Israel's shaky coalition government has survived its latest crisis intact but is deeply divided on how to promote the Middle East peace process. And, until the profound differences are resolved or the coalition breaks up, the government will apparently continue to speak in two voices - with one policy line emanating from the prime minister's office and the other from the Foreign Ministry.
The controversy centers on the issue of an international peace conference to begin Arab-Israeli negotiations. Foreign Minister Shimon Peres returned Friday from Cairo with an Israeli-Egyptian pledge to push for an international conference this year which would lead to direct Arab-Israeli talks. The declaration appeared to challenge Prime Minister Yitzhak Shamir, who opposes such a conference on grounds that outside participants would force Israel to make vital concessions.
Peres's move threatened to cause a major split in the Cabinet, with Labor Party ministers lining up behind him and the Likud half backing Shamir's demand that negotiations be held only through direct Arab-Israeli talks.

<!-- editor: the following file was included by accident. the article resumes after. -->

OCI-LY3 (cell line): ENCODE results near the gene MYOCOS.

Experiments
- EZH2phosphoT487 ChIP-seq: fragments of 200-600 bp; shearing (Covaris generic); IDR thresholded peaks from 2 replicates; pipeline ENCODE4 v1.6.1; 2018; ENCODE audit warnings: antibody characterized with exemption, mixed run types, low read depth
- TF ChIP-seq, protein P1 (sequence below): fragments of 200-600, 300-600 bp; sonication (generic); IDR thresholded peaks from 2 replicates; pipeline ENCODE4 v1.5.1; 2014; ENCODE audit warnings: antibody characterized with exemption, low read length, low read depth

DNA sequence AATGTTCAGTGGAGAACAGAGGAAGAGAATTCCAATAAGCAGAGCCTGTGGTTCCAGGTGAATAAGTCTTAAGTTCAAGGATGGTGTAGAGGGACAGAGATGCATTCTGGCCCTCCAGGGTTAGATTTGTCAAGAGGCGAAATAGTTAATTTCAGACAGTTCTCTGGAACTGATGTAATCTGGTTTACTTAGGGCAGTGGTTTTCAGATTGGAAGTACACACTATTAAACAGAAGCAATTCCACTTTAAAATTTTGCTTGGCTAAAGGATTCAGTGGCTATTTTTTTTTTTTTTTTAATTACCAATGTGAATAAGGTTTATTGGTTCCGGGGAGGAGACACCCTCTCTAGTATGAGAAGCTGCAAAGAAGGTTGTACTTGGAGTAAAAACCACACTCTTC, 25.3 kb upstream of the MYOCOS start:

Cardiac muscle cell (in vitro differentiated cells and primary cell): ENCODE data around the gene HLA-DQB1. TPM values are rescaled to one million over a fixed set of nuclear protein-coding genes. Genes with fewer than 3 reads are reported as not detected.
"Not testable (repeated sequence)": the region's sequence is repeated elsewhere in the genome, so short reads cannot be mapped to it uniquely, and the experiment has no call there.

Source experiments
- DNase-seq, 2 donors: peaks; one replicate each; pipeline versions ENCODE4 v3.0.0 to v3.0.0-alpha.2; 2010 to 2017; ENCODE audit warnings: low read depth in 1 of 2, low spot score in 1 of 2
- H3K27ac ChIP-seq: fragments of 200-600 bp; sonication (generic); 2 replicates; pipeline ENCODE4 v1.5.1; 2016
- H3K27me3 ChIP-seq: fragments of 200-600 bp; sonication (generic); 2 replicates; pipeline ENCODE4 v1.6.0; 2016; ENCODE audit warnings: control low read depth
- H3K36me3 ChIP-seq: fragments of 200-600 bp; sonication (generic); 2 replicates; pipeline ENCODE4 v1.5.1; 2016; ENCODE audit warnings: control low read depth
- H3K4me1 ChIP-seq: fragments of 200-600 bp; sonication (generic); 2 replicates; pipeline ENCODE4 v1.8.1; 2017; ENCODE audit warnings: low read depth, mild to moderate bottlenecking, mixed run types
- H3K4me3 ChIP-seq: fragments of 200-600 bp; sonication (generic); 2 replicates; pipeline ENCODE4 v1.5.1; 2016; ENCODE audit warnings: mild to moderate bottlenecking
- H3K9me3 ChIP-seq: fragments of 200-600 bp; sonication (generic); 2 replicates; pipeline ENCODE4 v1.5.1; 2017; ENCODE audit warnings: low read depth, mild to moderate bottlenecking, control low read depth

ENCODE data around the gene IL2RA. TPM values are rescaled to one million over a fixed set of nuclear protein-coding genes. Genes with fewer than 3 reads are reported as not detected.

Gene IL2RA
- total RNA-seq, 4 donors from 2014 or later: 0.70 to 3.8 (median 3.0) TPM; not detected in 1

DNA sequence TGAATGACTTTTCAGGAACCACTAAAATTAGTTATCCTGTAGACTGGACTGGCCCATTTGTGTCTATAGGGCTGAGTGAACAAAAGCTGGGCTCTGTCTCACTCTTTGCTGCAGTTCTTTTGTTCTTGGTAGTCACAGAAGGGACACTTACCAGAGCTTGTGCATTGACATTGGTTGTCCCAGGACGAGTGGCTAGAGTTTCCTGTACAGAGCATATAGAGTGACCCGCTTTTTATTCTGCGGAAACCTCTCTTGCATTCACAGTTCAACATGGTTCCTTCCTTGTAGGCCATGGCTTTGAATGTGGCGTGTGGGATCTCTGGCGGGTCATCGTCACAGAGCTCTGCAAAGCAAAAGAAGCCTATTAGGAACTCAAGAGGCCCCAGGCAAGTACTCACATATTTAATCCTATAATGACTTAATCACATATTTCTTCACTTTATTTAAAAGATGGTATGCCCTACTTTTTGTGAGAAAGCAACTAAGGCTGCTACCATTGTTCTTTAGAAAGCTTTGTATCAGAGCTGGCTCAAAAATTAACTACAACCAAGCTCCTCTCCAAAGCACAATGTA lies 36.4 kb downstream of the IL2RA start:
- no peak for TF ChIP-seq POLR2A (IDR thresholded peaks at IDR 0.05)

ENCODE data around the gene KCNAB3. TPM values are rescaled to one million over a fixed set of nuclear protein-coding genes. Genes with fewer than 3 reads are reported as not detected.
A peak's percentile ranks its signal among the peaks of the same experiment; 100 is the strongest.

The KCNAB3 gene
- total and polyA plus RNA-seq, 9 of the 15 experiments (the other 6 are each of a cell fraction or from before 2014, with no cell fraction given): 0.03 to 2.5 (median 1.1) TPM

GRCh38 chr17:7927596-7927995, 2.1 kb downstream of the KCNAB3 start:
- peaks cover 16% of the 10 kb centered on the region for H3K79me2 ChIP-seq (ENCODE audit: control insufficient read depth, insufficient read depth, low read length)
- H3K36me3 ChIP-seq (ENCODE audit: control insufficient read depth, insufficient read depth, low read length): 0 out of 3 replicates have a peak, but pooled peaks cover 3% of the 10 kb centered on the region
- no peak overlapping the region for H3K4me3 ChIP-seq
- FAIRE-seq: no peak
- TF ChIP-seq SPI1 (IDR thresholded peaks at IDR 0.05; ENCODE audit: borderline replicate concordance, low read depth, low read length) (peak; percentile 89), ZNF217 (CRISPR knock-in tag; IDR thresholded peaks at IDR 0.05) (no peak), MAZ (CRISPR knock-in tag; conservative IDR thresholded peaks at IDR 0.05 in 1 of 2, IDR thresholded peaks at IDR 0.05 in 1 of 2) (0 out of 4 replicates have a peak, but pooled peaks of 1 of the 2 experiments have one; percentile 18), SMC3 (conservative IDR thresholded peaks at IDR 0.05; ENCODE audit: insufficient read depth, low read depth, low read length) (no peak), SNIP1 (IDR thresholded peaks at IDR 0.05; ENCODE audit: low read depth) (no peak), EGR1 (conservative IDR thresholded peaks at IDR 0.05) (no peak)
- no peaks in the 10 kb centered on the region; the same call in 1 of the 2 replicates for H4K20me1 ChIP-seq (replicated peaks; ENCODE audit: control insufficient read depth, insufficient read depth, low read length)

However, Peres seems to be working to defuse the crisis. He said the international conference would only be a prelude to direct talks and not replace substantive direct Arab-Israeli negotiations. Sunday's Cabinet meeting was stormy, but Peres left the door open for compromise by saying that no Cabinet decision was needed until negotiations on convening the conference had reached an operational stage.
Both parties, a Likud minister said, appeared committed to serving in the government despite the profound differences between them.
The reason Shamir and Peres avoided an all-out split, observers here say, is because neither has an interest in breaking up the government at this time. Neither of their parties would be assured a majority if new elections were held now, and the international conference is not an imminent development requiring a difficult Cabinet decision.
Peres, observers say, prefers to continue pushing for the conference by pursuing his interpretation of the government's guidelines without risking a negative Cabinet vote on the issue. Shamir also prefers to avoid a ``no'' vote, because it could lead to Labor's departure from the coalition and a new election would cut short his term as premier and expose him to challenges within his own party.